A former Lutheran pastor sharing thoughts on faith and life. Please join the conversation! I love your comments!

Thursday, September 20, 2012

No Entitlements, All Is Gift

There is a sense in which one could say no one is entitled to anything.  NO ONE.  But not for the reasons you might think.  No one is entitled to anything because EVERYTHING we have or could ever want can only be given to us as gift.  All that we have and all that we are is a gift from God. 

I know this goes against the American mindset.  We are rugged individuals.  We pulled ourselves up by our bootstraps.  There is some value in this idea: encouraging strong work ethic and belief anyone can be anything he or she wants to be.  The reality is far different, however.  Our success, our wealth, our well-being, none of it is of our creation ex nihilo, (fancy latin for “out of nothing.” I am not trying to be pretentious I just like that phrase.)  We might think we have earned what we have by hard work but let’s be honest.  We can all think of someone who works harder than we do and has less.  Perhaps it is a single mom who works three jobs to support her family and just barely gets by.  Perhaps it is someone who has had a string of bad luck or an illness.  Or we know second-hand of women in Africa who walk miles and miles just to get water.   Perhaps we think we earned what we have by sacrifices we have had to make along the way.  Surely our sacrifices are not as great as a war veteran unable to hold down a job due to PTSD.  

Even aside from dodging the hard knocks of life, none of us have come to be where we are by ourselves.  Our hard earned education required things like family support, teachers, government supported education systems, bus drivers, cooks, custodians, etc.  Our success at education was due in a large part to underlying intelligence which we did not wrest into being ex nihilo.  (Side note: I keep misspelling the word “intelligence,” which makes me want to add “or lack there of.”)  Our wise choices are only made possible by good upbringing, good education or innate practical sense none of which are our own doing.  

God has graced us with the abundance of creation and our own God given gifts and abilities.  Those gifts and abilities have been nurtured by others, and our path through life has been made smoother in many ways by many who have gone before us.  Luck likely plays a role in our fortune too.  That doesn't leave a whole lot of room for our own pride.  So, let's set aside our pride and acknowledge low intelligence should not be something punishable by death through starvation nor mental illness punishable by homelessness nor illness punishable by bankruptcy.  I have had enough of talk about moochers.  We are mooching off the moochers.  We mooch off of them using them as an excuse not to help others.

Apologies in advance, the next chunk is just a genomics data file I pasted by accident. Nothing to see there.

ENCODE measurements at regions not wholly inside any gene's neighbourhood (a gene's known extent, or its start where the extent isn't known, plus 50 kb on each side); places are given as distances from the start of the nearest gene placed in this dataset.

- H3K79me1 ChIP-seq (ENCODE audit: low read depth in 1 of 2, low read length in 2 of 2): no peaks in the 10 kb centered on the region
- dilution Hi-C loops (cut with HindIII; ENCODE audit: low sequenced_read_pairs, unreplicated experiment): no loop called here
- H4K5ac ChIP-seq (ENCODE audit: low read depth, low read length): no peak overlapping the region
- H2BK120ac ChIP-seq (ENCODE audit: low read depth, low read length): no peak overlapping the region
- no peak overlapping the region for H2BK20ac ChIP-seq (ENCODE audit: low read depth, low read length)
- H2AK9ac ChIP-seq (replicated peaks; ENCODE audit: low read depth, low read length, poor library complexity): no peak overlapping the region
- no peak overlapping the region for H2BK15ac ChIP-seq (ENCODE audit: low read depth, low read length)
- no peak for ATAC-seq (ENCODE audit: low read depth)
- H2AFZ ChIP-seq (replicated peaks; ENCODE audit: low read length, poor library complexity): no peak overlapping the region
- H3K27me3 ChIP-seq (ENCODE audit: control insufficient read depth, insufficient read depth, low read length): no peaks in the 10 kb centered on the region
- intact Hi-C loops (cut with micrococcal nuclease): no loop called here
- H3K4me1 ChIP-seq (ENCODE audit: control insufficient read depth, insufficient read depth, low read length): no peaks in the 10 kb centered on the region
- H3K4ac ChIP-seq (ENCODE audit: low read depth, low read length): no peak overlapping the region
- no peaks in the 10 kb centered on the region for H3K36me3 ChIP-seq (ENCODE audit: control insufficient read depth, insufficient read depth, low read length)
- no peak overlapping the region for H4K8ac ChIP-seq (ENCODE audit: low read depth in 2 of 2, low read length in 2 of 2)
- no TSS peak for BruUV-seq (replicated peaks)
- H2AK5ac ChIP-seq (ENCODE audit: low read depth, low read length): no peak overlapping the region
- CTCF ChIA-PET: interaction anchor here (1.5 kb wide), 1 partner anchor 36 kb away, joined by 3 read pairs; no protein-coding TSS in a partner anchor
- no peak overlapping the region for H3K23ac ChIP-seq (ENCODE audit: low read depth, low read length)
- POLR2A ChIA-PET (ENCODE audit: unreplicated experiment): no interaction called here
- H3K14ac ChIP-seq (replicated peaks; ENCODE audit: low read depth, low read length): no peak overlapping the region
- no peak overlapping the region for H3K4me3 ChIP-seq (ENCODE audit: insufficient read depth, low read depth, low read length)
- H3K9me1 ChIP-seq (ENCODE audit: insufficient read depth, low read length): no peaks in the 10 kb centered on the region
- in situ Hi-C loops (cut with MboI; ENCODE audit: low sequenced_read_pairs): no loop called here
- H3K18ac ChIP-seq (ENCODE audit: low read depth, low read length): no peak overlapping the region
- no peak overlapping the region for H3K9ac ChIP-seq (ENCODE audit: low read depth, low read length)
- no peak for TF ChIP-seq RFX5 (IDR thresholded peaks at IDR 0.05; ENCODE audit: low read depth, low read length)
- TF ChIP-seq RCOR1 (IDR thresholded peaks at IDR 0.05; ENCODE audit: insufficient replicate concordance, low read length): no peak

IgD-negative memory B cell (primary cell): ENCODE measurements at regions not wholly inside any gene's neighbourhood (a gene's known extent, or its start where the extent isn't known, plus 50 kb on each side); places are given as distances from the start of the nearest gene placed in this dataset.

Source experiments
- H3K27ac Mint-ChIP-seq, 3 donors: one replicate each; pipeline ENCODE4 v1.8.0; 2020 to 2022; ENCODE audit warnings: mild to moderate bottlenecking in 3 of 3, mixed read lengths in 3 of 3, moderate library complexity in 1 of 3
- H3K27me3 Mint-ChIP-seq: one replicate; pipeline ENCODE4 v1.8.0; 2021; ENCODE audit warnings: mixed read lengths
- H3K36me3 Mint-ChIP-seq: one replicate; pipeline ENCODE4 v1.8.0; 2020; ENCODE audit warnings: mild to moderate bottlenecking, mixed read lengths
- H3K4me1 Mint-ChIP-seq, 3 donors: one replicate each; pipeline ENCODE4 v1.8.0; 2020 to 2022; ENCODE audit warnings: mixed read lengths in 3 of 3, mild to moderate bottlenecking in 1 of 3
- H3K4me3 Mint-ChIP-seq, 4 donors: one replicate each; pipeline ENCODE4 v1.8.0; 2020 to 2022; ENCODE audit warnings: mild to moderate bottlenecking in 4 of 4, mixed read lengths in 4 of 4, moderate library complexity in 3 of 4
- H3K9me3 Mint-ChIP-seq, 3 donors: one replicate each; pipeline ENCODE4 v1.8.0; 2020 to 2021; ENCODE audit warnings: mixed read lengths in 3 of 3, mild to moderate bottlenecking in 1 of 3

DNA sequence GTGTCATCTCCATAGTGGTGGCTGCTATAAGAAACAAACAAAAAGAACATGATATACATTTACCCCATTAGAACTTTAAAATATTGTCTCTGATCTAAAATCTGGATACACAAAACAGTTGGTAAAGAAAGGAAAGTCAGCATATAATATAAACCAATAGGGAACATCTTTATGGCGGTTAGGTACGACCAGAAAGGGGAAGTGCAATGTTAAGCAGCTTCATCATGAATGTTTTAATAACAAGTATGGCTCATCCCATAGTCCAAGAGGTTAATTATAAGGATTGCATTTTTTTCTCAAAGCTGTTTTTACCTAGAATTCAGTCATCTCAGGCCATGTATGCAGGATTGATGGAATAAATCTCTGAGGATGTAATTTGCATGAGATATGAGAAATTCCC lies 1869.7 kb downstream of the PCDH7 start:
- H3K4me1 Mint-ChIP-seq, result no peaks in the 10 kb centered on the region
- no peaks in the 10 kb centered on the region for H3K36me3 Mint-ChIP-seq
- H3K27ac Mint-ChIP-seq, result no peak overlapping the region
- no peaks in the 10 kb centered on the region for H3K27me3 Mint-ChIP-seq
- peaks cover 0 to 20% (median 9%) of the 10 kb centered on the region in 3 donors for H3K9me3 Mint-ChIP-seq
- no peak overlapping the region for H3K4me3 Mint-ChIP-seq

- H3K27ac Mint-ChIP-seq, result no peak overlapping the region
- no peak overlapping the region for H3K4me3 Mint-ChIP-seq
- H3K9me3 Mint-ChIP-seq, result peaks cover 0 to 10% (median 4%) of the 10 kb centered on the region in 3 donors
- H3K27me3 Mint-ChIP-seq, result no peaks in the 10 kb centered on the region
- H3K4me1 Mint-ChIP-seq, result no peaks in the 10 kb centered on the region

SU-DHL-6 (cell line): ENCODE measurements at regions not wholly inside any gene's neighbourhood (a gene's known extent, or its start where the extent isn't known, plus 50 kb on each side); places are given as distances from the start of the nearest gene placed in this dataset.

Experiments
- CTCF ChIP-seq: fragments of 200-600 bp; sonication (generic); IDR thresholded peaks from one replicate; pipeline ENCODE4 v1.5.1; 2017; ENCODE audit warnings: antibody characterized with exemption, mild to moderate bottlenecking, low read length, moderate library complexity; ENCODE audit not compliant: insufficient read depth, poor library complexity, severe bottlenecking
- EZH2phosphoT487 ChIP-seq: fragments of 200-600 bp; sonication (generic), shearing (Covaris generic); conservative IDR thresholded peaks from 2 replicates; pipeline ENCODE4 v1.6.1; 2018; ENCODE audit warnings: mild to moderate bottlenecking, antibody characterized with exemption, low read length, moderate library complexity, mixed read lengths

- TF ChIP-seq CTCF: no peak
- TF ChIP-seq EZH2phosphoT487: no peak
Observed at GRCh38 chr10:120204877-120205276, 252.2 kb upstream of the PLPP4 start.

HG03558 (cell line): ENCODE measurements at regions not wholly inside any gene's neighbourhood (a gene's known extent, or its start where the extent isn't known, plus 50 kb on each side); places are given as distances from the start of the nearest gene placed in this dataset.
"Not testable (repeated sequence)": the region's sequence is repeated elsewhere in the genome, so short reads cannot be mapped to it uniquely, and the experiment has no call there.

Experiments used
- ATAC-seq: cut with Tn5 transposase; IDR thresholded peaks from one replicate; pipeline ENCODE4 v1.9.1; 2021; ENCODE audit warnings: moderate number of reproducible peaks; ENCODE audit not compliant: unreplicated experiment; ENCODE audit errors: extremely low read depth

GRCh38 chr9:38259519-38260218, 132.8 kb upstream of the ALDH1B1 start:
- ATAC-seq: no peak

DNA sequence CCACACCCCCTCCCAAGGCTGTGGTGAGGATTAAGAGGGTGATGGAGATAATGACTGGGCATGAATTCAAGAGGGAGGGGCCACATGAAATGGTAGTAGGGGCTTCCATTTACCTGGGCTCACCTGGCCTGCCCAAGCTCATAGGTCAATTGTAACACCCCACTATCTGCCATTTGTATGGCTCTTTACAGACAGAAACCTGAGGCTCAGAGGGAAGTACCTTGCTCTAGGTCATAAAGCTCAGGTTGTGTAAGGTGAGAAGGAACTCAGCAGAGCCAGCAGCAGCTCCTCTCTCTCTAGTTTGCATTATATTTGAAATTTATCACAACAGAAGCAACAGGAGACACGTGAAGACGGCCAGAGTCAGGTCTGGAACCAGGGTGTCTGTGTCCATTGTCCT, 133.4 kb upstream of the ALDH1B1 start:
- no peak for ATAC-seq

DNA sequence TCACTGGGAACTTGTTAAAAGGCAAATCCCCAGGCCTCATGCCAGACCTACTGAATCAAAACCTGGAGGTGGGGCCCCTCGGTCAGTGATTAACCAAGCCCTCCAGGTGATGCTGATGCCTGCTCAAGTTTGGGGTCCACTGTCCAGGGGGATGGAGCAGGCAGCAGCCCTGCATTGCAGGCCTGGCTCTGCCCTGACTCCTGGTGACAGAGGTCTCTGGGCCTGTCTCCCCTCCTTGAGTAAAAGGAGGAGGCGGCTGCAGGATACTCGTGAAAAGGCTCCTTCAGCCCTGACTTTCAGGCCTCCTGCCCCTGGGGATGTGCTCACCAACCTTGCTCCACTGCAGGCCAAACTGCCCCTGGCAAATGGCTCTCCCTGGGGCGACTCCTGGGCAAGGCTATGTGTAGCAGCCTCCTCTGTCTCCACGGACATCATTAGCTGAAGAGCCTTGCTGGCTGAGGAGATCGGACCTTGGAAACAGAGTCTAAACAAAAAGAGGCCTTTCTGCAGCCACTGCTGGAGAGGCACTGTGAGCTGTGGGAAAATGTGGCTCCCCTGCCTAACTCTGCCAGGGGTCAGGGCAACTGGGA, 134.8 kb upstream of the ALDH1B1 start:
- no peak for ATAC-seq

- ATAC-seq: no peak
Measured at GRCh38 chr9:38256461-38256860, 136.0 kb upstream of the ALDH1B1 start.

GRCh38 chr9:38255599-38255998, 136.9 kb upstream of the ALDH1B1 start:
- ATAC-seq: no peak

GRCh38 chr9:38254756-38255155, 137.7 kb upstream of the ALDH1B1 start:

Even if you disagree with all of the above, posting comments about people on food stamps and talking about moochers makes it even harder for those who are experiencing hard times and need a helping hand.  These comments come across as generalizations whether they are intended to be or not.  You do not know who among your friends may have needed food stamps at some point in their lives. Let’s show some compassion and some basic humility.  Let’s acknowledge that all we have is a gift and much of what we have could be taken away with a little bad luck or a simple mistake.  Those who are in need of “entitlement programs” are not as different from those who have “pulled themselves up by their bootstraps” as we would like to think.

Let’s wrest some compassion ex nihlio...okay that doesn’t even make sense.  I just like to say that phrase ex nihilo, ex nihilo, ex nihilo....


angie brotz said...

We as Christians should tithe and give our first 10% to God (church). If we can give more we should and give to charities. We that work should pay taxes. However, when the government wants to raise my taxes and take more out of my paycheck, I do have a problem with that. I want to decide where to give my money. The government as a charity will never work.

Anonymous said...

Magnificent! (As usual. :-P )

Sheri Ellwood said...

Angie, thanks so much for your comment and taking the time to read this! It is so appreciated. I looked back over my blog to see where the topic of taxes was. I was not trying to say anything about taxes but simply suggesting we should be more compassionate and humble in regards to those who benefit from "entitlement" programs. Sadly I think those in positions of power have done a great job of drawing us into us vs. them mentality so that when we hear a defense of the poor we assume it means something bad for us. If they benefit we must lose. I don't think it has to be that way at all. Taxes and government as charity is another topic maybe for another blog:)

Anonymous said...

Point well taken. There are so many "unknowns" in each of our lives, we would do well to never assume "knowing" all about someone else. I can't imagine anyone who has never needed an extended hand from another. Your final comment about compassion is just that: the very appropriate final word.